Dad gave me one of his wry, lopsided smiles in response and took another big swig of his drink.
Last night, the sound of my father calling my name had awakened me. When I’d tried to get up from my place on the cold floor of the living room, I was so stiff Dad had to help me. The night before, he’d managed to catch me before I made it out of the bedroom. And the night before that, I had gotten to the kitchen door before waking up to my father’s concerned face. Each time, we’d gone back upstairs in silence, neither of us knowing what to say. Each morning, we’d laughed a little bit about it, made a few jokes. Now it wasn’t funny anymore.
Five nights of interrupted sleep. My head, heavy and leaden, sank to the table and I rolled my forehead on the cool wood.
“Do you think I’m going crazy?” I asked.
“No, of course not. Stress makes people do funny things. You’re in a new house, a new country, you miss Mom.”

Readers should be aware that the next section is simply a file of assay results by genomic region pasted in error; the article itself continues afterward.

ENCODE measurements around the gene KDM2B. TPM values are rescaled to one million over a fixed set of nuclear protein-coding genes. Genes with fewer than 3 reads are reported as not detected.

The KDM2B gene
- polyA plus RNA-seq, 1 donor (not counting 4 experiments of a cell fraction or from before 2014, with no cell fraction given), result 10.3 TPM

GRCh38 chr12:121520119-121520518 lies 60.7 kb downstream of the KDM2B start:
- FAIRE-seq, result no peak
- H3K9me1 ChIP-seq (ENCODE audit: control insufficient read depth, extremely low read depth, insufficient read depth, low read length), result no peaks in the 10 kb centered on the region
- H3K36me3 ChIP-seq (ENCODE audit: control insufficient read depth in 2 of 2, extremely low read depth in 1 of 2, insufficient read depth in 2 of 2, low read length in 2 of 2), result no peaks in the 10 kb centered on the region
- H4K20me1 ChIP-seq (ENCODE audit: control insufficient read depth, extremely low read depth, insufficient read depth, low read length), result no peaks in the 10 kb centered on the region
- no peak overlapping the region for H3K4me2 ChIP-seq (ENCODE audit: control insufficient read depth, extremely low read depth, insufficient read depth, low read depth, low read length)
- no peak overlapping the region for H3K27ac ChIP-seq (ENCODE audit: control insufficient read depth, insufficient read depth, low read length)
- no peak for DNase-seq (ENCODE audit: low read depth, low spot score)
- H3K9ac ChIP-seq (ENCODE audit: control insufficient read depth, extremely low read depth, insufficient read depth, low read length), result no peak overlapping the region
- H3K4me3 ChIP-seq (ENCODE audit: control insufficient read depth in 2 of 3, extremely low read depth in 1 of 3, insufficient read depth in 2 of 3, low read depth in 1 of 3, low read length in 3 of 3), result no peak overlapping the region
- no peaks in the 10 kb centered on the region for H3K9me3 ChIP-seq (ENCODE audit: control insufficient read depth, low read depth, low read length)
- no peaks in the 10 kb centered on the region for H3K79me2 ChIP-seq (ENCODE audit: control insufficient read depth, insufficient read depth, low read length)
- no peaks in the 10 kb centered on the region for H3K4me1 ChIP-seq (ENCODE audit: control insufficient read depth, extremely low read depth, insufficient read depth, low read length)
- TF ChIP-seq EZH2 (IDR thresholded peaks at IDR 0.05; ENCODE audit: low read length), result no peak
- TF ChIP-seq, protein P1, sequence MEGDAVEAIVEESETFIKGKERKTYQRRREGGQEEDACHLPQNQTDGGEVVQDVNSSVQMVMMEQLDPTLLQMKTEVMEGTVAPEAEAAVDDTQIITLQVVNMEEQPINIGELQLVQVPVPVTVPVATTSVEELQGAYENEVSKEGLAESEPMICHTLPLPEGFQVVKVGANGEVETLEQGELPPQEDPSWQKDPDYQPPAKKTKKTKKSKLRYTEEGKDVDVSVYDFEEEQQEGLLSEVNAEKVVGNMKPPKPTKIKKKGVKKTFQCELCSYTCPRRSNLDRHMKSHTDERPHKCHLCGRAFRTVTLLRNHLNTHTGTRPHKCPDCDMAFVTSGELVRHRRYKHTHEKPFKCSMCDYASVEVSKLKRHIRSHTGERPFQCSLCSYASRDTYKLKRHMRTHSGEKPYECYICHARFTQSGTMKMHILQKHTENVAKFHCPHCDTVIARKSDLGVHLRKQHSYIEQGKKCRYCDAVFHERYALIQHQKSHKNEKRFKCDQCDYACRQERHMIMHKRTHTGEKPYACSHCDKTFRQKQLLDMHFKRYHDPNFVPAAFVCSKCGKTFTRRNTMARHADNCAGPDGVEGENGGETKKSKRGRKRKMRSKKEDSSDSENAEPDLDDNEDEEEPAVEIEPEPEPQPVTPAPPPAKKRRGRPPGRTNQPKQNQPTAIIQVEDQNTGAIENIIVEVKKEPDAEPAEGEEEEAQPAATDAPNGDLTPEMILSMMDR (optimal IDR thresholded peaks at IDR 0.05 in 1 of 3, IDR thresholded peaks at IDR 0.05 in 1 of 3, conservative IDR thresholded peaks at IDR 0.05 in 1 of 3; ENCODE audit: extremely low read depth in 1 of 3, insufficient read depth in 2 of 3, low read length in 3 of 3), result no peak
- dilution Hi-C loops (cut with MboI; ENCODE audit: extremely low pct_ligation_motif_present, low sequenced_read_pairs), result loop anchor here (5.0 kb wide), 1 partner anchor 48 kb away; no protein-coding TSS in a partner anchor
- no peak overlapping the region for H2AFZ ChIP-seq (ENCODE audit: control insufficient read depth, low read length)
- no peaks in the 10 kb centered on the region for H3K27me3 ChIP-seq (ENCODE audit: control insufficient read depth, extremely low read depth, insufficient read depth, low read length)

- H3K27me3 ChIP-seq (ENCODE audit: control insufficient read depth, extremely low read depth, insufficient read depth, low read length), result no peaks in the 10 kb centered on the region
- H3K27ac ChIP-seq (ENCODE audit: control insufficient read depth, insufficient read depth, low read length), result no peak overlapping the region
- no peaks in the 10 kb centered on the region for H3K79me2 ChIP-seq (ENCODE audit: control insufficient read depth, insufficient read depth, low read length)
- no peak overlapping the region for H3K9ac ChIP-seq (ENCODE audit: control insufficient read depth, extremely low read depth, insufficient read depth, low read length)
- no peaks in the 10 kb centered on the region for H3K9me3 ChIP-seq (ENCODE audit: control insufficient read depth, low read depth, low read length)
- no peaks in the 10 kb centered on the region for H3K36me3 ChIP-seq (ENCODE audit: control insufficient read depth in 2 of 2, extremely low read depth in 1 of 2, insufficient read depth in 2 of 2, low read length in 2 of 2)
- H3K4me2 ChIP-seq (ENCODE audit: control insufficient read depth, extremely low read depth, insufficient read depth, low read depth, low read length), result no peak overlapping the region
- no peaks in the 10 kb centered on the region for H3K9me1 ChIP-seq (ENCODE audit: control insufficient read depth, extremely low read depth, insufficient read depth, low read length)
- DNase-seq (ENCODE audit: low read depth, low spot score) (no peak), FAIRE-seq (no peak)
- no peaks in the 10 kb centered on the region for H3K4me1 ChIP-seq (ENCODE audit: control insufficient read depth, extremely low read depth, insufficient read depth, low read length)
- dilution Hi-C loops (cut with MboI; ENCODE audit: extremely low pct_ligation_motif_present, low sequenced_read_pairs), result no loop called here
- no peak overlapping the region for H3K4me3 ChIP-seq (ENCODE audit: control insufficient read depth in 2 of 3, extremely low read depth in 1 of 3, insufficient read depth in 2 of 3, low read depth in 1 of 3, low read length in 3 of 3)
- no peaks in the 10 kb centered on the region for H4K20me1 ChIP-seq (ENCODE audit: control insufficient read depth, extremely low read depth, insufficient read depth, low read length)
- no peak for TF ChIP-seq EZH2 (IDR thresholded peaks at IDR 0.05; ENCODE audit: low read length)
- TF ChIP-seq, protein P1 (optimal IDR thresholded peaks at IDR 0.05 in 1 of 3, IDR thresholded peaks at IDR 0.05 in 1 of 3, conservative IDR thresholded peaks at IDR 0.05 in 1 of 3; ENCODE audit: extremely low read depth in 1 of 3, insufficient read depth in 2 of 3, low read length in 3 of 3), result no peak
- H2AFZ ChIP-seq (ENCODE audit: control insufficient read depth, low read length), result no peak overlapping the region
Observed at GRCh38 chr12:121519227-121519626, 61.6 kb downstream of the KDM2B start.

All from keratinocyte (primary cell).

“It’s a lot to handle all at once. If you are worried, we could make an appointment with a doctor.”
That was the last thing I needed, being poked, prodded, analyzed. I picked my head up and concentrated on looking unconcerned. “Not necessary. I must have been having a dream.”
“Maybe it wouldn’t be a bad idea,” he said thoughtfully.
“It’s just sleepwalking.”
“Well, there’s something else,” Dad said in a weird kind of voice that stopped me dead.
“You were talking in your sleep earlier.”
“What did I say?”
“It was truly bizarre,” Dad said. “I came in to check on you…”
“You still check on me? Dad, I’m seventeen.”
“Hard habit to break. Anyway, I came in and you were just mumbling. Then you stopped and a moment later, you started up again, speaking clearly. I could understand every word.”
“So what did I say?” I asked again. As far as I knew, I’d never talked in my sleep before, so I couldn’t imagine what I would have come out with.
“Does the name Giles Fielding mean anything to you?” Dad asked.
“Doesn’t sound familiar. Why?”
“You were talking about Giles Fielding. According to you, he’s the younger son and a painter. Is this a boyfriend I should know something about?”
“I’m sure I’d remember if it was. You know I only date musicians anyway.” I was trying for jokey, but the funny got lost in the strangeness of the moment. “What else did I say?”